GP surgeries across Britain were forced to turn away vulnerable people this week due to the shortages, while the flu death toll rose to 50 since the start of October.
Leftovers from last year's swine flu vaccine - which does not offer protection against all the different flu strains - are being used to cover the shortfalls of this year's vaccination programme.
Mr Cameron, who revealed he had not been immunised this year, disputed suggestions that the shortfall had been caused by spending cuts. He insisted that the Government had followed expert advice throughout the vaccination process.
Speaking to BBC Radio 5 Live, he said: "Doctors did order something like 14 million doses of vaccine. Because of very heavy usage there are some shortages in some places.
"It is very important that we learn the lessons from this.
"One of the lessons is that it looks likely that, because of the prevalence of swine flu and other strains, we might have quite significant outbreaks in future years and we need to look at the way we order vaccinations and whether more needs to be done.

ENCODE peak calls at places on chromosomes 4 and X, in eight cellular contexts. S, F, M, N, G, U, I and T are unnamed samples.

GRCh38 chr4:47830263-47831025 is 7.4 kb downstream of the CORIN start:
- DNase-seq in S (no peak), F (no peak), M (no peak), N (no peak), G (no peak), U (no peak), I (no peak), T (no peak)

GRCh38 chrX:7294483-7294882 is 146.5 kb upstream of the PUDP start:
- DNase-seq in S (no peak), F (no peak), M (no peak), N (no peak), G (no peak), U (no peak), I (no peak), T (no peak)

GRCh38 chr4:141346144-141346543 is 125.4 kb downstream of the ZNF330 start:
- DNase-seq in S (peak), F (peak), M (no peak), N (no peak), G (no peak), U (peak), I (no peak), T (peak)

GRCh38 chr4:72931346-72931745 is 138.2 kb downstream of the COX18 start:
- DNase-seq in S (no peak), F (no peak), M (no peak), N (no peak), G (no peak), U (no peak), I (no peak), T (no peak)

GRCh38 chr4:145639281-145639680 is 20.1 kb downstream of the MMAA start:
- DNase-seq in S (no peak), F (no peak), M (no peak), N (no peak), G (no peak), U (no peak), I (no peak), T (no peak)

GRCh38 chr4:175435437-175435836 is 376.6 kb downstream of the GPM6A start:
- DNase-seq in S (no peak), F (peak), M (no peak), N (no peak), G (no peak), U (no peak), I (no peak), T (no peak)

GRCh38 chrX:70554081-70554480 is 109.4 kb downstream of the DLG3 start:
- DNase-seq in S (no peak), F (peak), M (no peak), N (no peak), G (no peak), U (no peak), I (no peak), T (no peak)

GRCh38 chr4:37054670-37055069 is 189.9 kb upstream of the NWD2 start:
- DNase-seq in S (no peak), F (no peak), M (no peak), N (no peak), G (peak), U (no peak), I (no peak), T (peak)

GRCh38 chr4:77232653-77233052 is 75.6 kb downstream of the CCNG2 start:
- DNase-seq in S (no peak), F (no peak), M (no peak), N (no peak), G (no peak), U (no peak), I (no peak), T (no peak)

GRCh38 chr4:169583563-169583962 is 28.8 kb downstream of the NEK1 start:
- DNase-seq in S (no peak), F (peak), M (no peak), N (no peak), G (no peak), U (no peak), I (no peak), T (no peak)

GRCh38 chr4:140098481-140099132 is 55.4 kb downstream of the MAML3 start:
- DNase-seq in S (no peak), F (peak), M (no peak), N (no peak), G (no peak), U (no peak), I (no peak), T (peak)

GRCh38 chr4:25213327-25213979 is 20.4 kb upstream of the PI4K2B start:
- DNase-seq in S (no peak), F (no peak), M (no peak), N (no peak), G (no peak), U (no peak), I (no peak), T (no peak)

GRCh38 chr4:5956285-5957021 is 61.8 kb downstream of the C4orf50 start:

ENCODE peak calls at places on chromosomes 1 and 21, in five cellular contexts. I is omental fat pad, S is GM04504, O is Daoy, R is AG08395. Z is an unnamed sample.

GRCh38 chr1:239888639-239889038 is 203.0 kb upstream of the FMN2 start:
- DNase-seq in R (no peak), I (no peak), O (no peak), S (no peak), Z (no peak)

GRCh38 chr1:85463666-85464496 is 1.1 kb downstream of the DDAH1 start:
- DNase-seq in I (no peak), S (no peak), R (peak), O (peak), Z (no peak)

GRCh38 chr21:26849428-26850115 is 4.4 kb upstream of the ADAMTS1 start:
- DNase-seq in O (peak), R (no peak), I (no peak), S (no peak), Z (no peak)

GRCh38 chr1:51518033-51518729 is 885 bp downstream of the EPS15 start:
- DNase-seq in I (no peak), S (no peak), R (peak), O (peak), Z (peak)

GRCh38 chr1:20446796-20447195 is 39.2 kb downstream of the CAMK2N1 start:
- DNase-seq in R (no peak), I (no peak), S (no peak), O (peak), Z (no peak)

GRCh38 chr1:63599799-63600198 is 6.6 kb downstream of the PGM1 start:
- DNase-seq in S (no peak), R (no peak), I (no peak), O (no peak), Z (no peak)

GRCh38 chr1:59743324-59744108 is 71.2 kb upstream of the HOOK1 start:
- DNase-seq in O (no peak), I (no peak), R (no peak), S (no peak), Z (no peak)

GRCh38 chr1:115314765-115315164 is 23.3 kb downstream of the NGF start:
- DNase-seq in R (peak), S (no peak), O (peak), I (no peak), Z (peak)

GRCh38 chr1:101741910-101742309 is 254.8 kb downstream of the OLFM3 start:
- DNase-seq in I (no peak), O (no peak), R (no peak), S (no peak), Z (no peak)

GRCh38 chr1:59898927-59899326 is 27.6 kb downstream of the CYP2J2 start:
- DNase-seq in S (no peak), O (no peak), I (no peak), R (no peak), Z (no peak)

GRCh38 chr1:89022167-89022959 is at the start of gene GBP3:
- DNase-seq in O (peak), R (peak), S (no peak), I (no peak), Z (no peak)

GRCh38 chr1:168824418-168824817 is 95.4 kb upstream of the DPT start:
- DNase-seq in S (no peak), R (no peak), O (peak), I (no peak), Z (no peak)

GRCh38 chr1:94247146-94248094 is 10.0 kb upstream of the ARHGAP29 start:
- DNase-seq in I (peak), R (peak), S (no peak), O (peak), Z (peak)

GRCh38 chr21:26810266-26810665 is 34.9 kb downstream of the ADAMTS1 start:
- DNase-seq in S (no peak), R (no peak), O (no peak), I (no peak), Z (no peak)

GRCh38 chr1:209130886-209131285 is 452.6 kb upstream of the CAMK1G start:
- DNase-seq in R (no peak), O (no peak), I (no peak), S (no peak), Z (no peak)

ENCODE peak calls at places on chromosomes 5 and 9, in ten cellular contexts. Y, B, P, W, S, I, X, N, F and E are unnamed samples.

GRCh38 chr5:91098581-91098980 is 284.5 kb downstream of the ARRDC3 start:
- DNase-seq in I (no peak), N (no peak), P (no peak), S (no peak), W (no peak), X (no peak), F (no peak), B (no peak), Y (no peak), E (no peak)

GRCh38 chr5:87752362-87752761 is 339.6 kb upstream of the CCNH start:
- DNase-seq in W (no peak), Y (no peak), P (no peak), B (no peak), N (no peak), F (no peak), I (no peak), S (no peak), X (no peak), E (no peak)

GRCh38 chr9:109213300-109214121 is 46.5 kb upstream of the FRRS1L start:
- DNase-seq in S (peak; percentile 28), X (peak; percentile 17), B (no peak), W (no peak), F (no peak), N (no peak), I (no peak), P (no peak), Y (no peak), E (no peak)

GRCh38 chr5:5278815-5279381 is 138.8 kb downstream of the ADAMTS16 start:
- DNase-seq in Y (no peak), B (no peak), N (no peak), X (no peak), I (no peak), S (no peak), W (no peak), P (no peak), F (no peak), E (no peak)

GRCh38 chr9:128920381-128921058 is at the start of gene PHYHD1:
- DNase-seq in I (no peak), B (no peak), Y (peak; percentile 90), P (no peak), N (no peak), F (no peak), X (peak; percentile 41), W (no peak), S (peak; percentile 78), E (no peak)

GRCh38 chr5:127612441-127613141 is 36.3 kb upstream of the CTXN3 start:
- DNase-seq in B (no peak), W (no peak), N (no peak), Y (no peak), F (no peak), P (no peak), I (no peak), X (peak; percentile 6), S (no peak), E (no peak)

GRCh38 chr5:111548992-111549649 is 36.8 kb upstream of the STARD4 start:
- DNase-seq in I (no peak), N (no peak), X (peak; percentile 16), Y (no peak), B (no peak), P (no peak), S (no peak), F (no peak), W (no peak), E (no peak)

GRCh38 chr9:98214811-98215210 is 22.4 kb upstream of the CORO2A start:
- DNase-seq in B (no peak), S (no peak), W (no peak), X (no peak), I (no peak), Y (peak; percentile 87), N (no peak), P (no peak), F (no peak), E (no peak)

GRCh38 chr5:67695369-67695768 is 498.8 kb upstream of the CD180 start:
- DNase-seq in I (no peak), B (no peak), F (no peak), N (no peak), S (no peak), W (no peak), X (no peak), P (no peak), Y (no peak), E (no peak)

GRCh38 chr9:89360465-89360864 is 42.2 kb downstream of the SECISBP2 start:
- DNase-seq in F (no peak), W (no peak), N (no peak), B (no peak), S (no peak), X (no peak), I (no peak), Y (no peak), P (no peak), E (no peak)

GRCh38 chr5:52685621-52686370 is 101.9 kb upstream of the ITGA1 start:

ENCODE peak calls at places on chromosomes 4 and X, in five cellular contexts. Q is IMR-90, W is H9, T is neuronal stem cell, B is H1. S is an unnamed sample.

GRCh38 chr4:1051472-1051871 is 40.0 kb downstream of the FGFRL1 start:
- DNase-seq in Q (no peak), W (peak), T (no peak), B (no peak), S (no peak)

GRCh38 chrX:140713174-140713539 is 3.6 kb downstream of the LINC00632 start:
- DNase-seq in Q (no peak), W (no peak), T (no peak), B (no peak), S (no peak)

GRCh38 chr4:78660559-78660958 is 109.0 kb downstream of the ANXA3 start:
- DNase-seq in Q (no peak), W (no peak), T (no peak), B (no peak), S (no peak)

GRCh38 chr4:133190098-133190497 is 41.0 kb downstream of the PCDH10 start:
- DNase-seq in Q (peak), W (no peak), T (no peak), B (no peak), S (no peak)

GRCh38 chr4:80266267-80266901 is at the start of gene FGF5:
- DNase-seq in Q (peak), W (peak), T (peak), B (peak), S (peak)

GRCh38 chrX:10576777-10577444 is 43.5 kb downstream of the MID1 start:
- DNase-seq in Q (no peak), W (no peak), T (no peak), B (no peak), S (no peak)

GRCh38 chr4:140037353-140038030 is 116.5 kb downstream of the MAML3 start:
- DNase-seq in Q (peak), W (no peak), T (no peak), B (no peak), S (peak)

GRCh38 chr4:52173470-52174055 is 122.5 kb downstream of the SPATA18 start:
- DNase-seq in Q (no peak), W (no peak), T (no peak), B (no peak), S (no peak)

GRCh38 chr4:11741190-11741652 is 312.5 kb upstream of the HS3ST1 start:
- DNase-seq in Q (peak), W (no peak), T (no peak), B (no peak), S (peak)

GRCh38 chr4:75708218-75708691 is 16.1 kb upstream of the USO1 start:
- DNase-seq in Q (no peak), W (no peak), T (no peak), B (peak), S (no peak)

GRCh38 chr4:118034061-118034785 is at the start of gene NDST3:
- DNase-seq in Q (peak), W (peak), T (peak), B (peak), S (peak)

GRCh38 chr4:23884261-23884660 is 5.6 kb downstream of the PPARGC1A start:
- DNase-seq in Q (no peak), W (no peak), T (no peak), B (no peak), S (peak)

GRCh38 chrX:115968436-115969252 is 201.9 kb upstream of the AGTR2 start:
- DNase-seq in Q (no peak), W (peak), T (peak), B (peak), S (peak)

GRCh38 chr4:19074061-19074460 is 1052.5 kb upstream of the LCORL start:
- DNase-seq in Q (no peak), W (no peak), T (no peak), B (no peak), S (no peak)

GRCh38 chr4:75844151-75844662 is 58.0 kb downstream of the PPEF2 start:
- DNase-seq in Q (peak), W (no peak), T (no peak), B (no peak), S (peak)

"We have followed at every turn what the joint committee (on vaccinations and immunisations) has said. It is important you listen to the experts and make sure you are trying to get the vaccine to the people who need it."
He added: "This is nothing to do with cuts. The NHS is not having cuts."
A Department of Health spokeswoman said: "The Department of Health each year routinely assesses performance over the flu season in order to provide the NHS with the best possible guidance for the following season.
"We have already said that we are reviewing specifically the need for central procurement of vaccines. This review will report in due course."
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